One form of the element phosphorus consists of units composed of four phosphorus atoms. The element sulfur exists in various forms, one of which consists of units composed of eight sulfur atoms. These units are called molecules. A molecule consists of two or more atoms joined by strong forces called chemical bonds.

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NMR studies of electronic properties of solids - Scholarpedia

The atoms in a molecule move around as a unit, much like the cans of soda in a six-pack or a bunch of keys joined together on a single key ring. A molecule may consist of two or more identical atoms, as in the molecules found in the elements hydrogen, oxygen, and sulfur, or it may consist of two or more different atoms, as in the molecules found in water. Each water molecule is a unit that contains two hydrogen atoms and one oxygen atom. Each glucose molecule is a unit that contains 6 carbon atoms, 12 hydrogen atoms, and 6 oxygen atoms.

Like atoms, molecules are incredibly small and light. If an ordinary glass of water were enlarged to the size of the earth, the water molecules inside it would be about the size of golf balls.


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  4. Water consists of the elements hydrogen and oxygen combined in a 2 to 1 ratio. Water can be broken down into hydrogen and oxygen gases by the addition of energy. One way to do this is with a battery or power supply, as shown in Figure 1. The breakdown of water involves a rearrangement of the atoms in water molecules into different molecules, each composed of two hydrogen atoms and two oxygen atoms, respectively.

    They are generally incompressible, meaning they cannot be compressed into smaller shapes. Because of the repeating geometric structure of the crystal, all the bonds between the particles have equal strength. This means that a crystalline solid will have a distinct melting point, because applying heat will break all the bonds at the same time.

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    This means that properties such as refractive index how much light bends when passing through the substance , conductivity how well it conducts electricity and tensile strength the force required to break it apart will vary depending on the direction from which a force is applied. There are four types of crystalline solids: ionic solids, molecular solids, network covalent solids and metallic solids. Because of the strong attraction between opposite charges, it takes a lot of energy to overcome ionic bonds.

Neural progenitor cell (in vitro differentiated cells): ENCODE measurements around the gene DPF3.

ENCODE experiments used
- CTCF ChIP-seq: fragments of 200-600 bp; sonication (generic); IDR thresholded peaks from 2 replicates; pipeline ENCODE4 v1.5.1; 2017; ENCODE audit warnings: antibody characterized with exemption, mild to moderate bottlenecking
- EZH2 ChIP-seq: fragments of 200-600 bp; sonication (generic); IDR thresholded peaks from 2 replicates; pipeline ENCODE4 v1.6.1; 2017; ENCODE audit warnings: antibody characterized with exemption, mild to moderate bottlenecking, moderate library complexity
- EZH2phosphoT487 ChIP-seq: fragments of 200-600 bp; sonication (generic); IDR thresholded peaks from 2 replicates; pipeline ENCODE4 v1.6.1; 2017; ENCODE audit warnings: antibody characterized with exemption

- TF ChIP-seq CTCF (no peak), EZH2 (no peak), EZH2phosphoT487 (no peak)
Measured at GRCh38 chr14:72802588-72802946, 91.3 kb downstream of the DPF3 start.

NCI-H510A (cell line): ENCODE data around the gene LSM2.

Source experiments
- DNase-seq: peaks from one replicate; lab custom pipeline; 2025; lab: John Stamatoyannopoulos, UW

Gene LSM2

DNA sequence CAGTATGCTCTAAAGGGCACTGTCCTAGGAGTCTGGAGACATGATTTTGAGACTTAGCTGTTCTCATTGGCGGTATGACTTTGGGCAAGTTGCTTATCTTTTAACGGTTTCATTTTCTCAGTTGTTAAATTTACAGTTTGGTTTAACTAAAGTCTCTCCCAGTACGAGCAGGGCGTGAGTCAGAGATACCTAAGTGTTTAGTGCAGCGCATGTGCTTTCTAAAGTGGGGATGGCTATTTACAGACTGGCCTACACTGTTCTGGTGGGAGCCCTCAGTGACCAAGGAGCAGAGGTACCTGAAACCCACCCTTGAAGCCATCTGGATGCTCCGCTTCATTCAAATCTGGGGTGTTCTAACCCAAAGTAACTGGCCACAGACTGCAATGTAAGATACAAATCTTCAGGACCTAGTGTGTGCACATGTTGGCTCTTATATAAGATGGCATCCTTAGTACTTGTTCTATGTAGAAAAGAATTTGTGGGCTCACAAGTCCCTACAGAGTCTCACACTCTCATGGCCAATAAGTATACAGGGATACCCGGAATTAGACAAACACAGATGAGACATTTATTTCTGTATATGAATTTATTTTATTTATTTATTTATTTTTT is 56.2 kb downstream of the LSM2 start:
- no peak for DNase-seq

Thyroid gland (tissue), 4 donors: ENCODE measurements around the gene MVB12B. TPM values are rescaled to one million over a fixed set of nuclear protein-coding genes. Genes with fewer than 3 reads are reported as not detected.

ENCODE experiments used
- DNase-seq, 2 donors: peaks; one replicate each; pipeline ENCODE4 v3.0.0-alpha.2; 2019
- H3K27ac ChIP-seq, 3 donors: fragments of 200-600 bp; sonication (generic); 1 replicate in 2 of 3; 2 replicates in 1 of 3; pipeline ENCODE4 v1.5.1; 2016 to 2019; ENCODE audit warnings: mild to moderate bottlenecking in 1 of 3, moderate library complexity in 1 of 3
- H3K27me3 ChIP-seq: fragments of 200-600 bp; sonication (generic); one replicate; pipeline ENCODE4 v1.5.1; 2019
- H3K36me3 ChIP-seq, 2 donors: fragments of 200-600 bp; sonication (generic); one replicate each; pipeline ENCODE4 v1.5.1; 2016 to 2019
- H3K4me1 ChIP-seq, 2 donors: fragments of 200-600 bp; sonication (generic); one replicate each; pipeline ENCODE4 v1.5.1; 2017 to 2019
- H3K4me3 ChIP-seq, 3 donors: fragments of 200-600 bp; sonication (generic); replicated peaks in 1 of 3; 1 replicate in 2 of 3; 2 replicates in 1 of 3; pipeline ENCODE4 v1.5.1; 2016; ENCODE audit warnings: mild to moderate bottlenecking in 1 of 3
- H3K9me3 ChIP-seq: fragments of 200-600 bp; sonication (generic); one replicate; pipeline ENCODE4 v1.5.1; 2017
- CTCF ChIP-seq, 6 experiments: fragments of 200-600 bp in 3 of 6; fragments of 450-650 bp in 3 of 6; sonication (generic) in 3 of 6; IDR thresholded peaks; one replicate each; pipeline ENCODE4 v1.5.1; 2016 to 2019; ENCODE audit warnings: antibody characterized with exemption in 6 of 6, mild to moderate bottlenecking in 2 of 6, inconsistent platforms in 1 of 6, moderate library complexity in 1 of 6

This means that ionic compounds have very high melting points, often between and 1, degrees Celsius to 1, degrees Fahrenheit. While the crystals themselves are hard, brittle and nonconductive, most ionic compounds can be dissolved in water, forming a solution of free ions that will conduct electricity. They may be simple binary salts like sodium chloride NaCl , or table salt, where one atom of a metallic element sodium is bonded to one atom of a nonmetallic element chlorine.

    Electronic Structure and the Properties of Solids: The Physics of the Chemical Bond

    Because covalent bonding involves sharing electrons rather than outright transfer of those particles, the shared electrons may spend more time in the electron cloud of the larger atom, causing weak or shifting polarity. This electrostatic attraction between the two poles dipoles is much weaker than ionic or covalent bonding, so molecular solids tend to be softer than ionic crystals and have lower melting points many will melt at less then C, or F. Most molecular solids are nonpolar. These nonpolar molecular solids will not dissolve in water, but will dissolve in a nonpolar solvent, such as benzene and octane.

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    Polar molecular solids, such as sugar, dissolve easily in water. Molecular solids are nonconductive. Fullerene "buckyballs" are also molecular solids. In a network solid, there are no individual molecules.